News / USA

US States Target Black Market Cigarette Sales

Smuggling costs billions of dollars in lost tax revenues

A truckload of black market cigarettes could be worth $2 million in profits for smugglers.
A truckload of black market cigarettes could be worth $2 million in profits for smugglers.

Multimedia

Audio
Faiza Elmasry

Lawmakers across the U.S. have raised taxes on cigarettes to provide local governments with much needed funds.

But a thriving black market in cigarettes is costing governments billions of dollars a year in lost revenue. That's prompted agencies at all levels to join an effort to fight cigarette trafficking.

Price of a smoke

The price of a smoke varies widely across the United States, because each state sets the tax imposed on the retail sale of a pack of cigarettes.

In some states, it's a few cents. In others, it's several dollars. So, with 45 million American smokers, cigarettes are big business.

So is cigarette smuggling.

Smugglers stock up on cigarettes in low-tax states or buy them tax-free on Indian reservations. Then they transport them to states where the price of a pack is higher. The higher the tax in the state where the smugglers unload the cigarettes, the greater the profit.

Huge profits

"Right now a tractor-trailer load of illegal cigarettes will net the truck driver about $2 million in profit," says Ted Deeds, spokesman for the Law Enforcement Alliance of America, a private law-and-order advocacy group.

Deeds points out that profits for the smugglers mean uncollected taxes for the states, money that's needed to fund local services, especially education.

"The Wall Street Journal has reported that the individual states are losing approximately $5 billion annually, simply from the lost taxes caused by the illegal cigarette black market," he adds.

Cigarette taxes are a vital revenue source for New York State, which has the highest-priced cigarettes in the nation - almost $15 a pack.

State taxes make up more than $4 of the cost. New York City tacks on an extra levy of $1.50. The state is collaborating with the federal Bureau of Alcohol, Tobacco, Firearms and Explosives, known as the ATF, in cracking down on the cigarette black market.

Cracking down

Brad Maione, with New York's Department of Taxation and Finance, says the agencies have been conducting long-term undercover investigations.

"This work is dangerous, difficult and involves out-of-state operations," he says. "We've been relatively successful over the years in fighting bootlegging. We did a case in March that resulted in numerous arrests. That was about $11 million in tax-loss for the state."

"ATF, you know, worked literally on hundreds of cases across the country in recent years," says Jeff Cohen, an ATF spokesperson. "One of our more noted success was a case a couple of years back involving a Hezbollah terror cell in North Carolina that was transporting cigarettes to the State of Michigan and making a great deal of money on the untaxed cigarettes and then was using the money to basically buy military equipment."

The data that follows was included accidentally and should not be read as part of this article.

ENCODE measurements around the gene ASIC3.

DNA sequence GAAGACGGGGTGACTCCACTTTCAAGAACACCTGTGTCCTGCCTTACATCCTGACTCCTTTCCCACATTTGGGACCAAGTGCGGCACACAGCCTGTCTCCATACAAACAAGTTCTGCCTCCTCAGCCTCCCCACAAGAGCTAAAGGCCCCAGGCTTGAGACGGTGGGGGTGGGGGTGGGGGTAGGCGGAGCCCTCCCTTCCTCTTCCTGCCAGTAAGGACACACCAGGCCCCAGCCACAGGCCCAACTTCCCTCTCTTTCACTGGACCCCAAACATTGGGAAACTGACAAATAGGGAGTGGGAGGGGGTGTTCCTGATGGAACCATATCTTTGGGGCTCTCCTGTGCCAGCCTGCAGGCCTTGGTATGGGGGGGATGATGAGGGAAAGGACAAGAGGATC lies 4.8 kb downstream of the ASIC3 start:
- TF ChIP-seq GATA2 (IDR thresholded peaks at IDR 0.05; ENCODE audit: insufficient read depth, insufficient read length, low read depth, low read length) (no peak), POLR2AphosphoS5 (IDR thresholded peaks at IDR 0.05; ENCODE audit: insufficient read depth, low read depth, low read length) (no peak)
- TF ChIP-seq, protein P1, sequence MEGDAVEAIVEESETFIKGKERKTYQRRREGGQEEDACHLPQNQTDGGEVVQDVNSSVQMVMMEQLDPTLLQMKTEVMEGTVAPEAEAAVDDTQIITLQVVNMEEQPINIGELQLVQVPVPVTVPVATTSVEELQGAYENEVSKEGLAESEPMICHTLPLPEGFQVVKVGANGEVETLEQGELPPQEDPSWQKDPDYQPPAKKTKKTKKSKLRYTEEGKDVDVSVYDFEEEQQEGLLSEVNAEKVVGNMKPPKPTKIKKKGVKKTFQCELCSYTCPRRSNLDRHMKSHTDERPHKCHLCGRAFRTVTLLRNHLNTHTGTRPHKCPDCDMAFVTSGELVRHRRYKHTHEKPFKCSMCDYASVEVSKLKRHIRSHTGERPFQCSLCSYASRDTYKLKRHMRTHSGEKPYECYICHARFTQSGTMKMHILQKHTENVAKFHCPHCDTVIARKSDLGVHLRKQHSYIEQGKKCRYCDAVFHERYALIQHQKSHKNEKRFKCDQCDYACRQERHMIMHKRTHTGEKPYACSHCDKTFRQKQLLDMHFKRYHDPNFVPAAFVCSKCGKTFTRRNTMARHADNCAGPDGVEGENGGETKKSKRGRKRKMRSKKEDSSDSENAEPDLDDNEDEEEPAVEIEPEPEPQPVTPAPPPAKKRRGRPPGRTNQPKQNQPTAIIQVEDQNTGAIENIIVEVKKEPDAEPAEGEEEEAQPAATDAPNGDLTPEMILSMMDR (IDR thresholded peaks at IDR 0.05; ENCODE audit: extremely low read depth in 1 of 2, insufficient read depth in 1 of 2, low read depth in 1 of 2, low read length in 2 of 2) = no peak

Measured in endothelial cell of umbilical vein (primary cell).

In spite of many successes, Cohen says, fighting cigarette smugglers is becoming more difficult.

"One of the major problems around the world is the manufacturing and distribution of counterfeit cigarettes," he explains. "In recent years, these companies have become much more sophisticated, up to the point where it's impossible to tell the difference between the counterfeit cigarettes and the actual cigarettes."

And, he says, law enforcement's efforts are often hindered by a lack of resources - and other priorities.

Sophisticated smugglers

"In particularly, at ATF, we focus primarily on violent crimes," says Cohen. "When you have people who are trafficking firearms or engaged in blowing up buildings, or engaged in drug trafficking, sometimes cigarette trafficking is not considered a high priority. The other thing is that criminals are very clever. They often insulate themselves by having many different transactions in between where cigarettes are ultimately sold."

Raising public awareness about this crime is essential to stopping it, according to the Law Enforcement Alliance of America's Ted Deeds.

"America's police need to do a better job letting everybody in America know there is a black market," Deeds says. "And every person in America needs to make better choices and obviously not to buy it. And if they see somebody selling stolen [items] out of the back of a truck, call local law enforcement and report that. Second, law enforcement has to have a seat at the table when we talk about what to do next. Maybe we secure the border. Maybe we increase the penalty. Maybe we decrease the profitability."

Deeds says developing more cooperation among various federal and local agencies can help combat smuggling. And he adds that it would be useful for U.S. law enforcement officials to coordinate with foreign agencies and governments, since cigarette smuggling has increasingly become a crime with no borders.

You May Like

Australia Knights Prince Philip, Sparking National Outrage